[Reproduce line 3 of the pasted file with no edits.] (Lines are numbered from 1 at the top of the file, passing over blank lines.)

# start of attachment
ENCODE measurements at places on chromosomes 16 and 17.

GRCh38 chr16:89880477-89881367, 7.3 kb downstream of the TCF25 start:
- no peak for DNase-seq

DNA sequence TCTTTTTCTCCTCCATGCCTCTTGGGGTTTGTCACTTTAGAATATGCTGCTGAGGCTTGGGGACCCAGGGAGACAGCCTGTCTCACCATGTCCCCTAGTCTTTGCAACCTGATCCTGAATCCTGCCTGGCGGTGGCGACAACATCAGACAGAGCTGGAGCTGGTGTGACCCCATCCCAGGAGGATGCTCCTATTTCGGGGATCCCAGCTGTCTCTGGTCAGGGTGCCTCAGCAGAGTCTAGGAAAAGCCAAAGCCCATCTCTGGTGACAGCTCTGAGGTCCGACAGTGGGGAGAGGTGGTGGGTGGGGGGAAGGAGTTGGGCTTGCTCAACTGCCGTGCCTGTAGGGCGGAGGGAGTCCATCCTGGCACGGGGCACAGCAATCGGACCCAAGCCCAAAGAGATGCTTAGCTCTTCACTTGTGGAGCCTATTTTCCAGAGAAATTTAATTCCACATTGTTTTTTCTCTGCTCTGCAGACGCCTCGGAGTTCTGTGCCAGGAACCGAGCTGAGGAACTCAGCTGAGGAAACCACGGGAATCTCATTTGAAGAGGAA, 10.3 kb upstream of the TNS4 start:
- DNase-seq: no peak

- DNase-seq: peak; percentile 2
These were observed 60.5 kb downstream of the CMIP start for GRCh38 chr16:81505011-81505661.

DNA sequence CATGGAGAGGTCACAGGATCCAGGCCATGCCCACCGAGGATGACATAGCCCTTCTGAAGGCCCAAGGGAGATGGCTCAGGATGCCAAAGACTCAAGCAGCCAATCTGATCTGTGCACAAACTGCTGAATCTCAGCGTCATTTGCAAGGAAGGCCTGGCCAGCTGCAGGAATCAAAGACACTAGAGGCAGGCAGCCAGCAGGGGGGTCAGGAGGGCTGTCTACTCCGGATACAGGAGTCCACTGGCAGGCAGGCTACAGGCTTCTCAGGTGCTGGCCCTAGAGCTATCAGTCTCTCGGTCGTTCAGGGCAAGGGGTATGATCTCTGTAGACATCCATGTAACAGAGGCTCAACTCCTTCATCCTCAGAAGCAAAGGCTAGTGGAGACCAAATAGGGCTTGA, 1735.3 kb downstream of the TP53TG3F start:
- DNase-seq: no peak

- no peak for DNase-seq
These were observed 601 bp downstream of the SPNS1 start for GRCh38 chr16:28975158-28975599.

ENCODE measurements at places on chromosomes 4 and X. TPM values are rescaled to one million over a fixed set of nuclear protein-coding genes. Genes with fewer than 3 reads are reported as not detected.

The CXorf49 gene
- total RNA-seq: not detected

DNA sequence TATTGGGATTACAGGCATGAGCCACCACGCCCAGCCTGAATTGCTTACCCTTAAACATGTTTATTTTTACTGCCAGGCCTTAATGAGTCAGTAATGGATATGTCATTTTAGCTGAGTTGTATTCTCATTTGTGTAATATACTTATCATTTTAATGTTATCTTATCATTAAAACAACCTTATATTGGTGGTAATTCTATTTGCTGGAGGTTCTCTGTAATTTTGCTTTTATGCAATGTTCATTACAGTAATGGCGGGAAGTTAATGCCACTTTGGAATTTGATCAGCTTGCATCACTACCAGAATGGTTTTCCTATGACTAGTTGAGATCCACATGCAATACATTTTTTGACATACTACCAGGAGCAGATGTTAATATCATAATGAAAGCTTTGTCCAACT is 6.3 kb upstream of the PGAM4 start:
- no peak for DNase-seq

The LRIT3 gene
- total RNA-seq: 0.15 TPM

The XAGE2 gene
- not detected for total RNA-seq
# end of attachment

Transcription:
- no peak for DNase-seq